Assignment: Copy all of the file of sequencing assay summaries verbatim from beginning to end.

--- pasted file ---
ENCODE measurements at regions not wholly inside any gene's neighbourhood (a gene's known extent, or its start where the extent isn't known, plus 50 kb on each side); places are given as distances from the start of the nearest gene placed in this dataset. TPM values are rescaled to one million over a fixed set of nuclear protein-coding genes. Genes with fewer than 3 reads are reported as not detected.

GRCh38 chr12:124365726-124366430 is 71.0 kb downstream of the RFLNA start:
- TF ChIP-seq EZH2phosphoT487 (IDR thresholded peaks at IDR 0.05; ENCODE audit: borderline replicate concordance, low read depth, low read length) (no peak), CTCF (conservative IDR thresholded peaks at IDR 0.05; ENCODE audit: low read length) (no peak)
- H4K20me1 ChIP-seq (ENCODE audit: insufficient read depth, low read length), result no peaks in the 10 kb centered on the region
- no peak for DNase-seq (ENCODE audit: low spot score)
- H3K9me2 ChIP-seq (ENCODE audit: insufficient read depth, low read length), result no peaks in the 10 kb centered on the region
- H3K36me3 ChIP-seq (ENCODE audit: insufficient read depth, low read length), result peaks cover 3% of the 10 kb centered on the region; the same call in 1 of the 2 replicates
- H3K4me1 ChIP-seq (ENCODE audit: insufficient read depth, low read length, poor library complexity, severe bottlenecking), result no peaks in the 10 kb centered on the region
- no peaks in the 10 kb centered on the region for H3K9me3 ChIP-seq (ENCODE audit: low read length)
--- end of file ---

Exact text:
ENCODE measurements at regions not wholly inside any gene's neighbourhood (a gene's known extent, or its start where the extent isn't known, plus 50 kb on each side); places are given as distances from the start of the nearest gene placed in this dataset. TPM values are rescaled to one million over a fixed set of nuclear protein-coding genes. Genes with fewer than 3 reads are reported as not detected.

GRCh38 chr12:124365726-124366430 is 71.0 kb downstream of the RFLNA start:
- TF ChIP-seq EZH2phosphoT487 (IDR thresholded peaks at IDR 0.05; ENCODE audit: borderline replicate concordance, low read depth, low read length) (no peak), CTCF (conservative IDR thresholded peaks at IDR 0.05; ENCODE audit: low read length) (no peak)
- H4K20me1 ChIP-seq (ENCODE audit: insufficient read depth, low read length), result no peaks in the 10 kb centered on the region
- no peak for DNase-seq (ENCODE audit: low spot score)
- H3K9me2 ChIP-seq (ENCODE audit: insufficient read depth, low read length), result no peaks in the 10 kb centered on the region
- H3K36me3 ChIP-seq (ENCODE audit: insufficient read depth, low read length), result peaks cover 3% of the 10 kb centered on the region; the same call in 1 of the 2 replicates
- H3K4me1 ChIP-seq (ENCODE audit: insufficient read depth, low read length, poor library complexity, severe bottlenecking), result no peaks in the 10 kb centered on the region
- no peaks in the 10 kb centered on the region for H3K9me3 ChIP-seq (ENCODE audit: low read length)